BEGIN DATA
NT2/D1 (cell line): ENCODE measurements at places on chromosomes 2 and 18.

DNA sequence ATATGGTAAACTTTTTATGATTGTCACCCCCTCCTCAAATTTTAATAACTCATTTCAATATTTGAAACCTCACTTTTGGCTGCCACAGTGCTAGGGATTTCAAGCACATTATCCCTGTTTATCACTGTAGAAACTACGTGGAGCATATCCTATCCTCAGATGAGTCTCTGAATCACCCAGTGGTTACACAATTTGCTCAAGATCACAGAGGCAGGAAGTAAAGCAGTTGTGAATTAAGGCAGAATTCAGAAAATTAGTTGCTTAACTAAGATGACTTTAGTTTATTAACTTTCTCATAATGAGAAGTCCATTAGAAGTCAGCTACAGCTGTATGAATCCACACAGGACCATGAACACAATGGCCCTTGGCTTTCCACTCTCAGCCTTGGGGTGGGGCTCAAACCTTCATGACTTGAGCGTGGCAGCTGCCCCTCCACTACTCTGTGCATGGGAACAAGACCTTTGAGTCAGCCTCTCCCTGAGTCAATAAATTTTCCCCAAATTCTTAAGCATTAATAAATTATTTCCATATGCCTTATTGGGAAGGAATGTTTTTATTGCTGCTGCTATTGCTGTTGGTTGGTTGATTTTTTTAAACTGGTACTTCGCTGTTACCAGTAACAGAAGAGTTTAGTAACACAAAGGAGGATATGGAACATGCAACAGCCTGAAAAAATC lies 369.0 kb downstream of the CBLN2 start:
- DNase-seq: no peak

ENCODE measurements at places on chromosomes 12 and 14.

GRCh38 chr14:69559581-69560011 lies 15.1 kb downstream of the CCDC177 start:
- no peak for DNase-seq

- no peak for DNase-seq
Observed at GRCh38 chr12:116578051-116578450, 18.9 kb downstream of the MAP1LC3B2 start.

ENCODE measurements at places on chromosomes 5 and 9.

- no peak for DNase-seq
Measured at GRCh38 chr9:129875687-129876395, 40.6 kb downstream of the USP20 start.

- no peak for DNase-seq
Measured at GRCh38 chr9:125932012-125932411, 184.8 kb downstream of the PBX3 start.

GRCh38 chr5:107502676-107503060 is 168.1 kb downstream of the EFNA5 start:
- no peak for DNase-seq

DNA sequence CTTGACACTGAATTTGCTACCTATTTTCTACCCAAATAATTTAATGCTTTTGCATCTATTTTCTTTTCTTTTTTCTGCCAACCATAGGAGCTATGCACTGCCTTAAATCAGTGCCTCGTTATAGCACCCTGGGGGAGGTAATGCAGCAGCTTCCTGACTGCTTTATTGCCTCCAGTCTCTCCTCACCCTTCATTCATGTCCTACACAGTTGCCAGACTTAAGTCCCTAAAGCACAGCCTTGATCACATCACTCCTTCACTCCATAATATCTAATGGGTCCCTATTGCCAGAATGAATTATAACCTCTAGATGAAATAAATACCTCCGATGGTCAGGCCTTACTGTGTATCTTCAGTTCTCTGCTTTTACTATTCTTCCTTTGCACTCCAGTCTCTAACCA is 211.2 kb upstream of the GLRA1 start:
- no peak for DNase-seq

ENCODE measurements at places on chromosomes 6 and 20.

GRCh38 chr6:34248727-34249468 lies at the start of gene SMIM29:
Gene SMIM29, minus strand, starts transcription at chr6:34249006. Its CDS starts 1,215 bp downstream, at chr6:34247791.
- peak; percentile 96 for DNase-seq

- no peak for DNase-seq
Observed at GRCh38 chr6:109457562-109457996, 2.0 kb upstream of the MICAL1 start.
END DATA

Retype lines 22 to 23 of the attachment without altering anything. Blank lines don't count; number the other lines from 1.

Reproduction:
- no peak for DNase-seq
Observed at GRCh38 chr6:109457562-109457996, 2.0 kb upstream of the MICAL1 start.